From product packaging to technical manuals, WordFrog Inc. helps firms
talk business in the Quebec market
Photo: Mélanie Bernier
MÉLANIE BERNIER WAS only 18 years old when she leapt into self-employment as a French/English translator. At the time, she was looking for a flexible way to earn extra money while she studied broadcast journalism at Fanshawe College.
“I put an ad on Kijiji offering translation services,” says Bernier, a native francophone who attended London’s Monseigneur-Bruyère French first-language high school. Her first contract was translating a website about cats.
Now 28, Bernier has been operating WordFrog Inc. full-time since 2012, providing French translation services to a wide range of industries. Although she still works with websites and other marketing materials, most clients come to her with technical translation projects, including product manuals, packaging and specifications. Bernier returned to Fanshawe College in 2009 to complete a technical writing certificate and is currently a candidate for certification with the Association of Translators and Interpreters of Ontario (ATIO).
“You need to look like you’ve taken the time to care about the francophone consumer. They are a big part of the Canadian market” —Mélanie Bernier
Close to 80 per cent of WordFrog clients are Canadian companies with facilities in Quebec, or those who want to enter the Quebec market. “The content and type of documents that I translate depends on the client, but generally they are medium-sized businesses, mostly manufacturers,” Bernier says.
“If you have a local product, you may not need translation services,” she notes. “But once you start thinking about national distribution it’s time to start thinking about French translation, both for your presentations and packaging.”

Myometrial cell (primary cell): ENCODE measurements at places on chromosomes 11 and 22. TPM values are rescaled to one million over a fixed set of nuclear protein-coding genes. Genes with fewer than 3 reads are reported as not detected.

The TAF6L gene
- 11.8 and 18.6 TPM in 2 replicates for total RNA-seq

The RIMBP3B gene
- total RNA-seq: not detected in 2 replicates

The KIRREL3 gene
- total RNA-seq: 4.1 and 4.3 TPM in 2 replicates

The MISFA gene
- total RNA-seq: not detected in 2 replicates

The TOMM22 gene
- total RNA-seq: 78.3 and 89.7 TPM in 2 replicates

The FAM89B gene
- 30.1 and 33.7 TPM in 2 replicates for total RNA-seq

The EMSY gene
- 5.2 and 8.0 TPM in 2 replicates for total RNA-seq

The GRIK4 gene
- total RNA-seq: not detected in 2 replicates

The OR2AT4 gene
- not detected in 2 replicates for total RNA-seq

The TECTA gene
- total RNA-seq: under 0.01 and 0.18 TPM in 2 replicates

Delivering effective and compliant content involves more than just replacing English words with their French equivalents. “Depending on what you are selling, there are certain parts of the packaging that need to be translated, and some that don’t,” Bernier explains. “You may not have translated everything you need to, or you may have translated things that you don’t need to and your packaging looks cluttered. People can waste a lot of money on graphic design if they don’t do the translation properly. It’s best to do it right the first time.”
And of course, it’s important to speak the same language as your target audience. Quebec French is different from European French, notes Bernier, who works with a team of Quebec-based proofreaders to ensure she nails the linguistic nuances.
“If you have French on your marketing materials or packaging that isn’t done correctly, it really reflects poorly on your business,” she says. “You need to look like you’ve taken the time to care about the francophone consumer. They are a big part of the Canadian market.”
As one of the few French/English translators in London, Bernier has been able to grow WordFrog Inc. largely through word-of-mouth.
She is able to compete with large translation agencies by offering rates that enable smaller businesses to afford translation services, while large companies appreciate the consistency that comes from working directly with the same translator across many projects.
“An agency typically works with hundreds of freelancers, so you may end up with two people who translate very similar documents in a totally different way,” she explains.
After a decade in the field, Bernier is ready to take WordFrog Inc. to the next level. “Over the past year I’ve been able to identify my ideal customers,” she says. “I am looking to develop my client base and target certain industries so that I can maximize my time.”
She is also using her extensive technical writing skills to launch a document download website that provides affordable access to an online library of turnkey contracts.
Called DocuLauncher, Bernier says her new venture is a natural extension of her translation business. “These are the type of documents I work with all the time. I saw an opportunity to create some original, easy-to-fill-out forms that many small business owners don’t have.” Nicole Laidler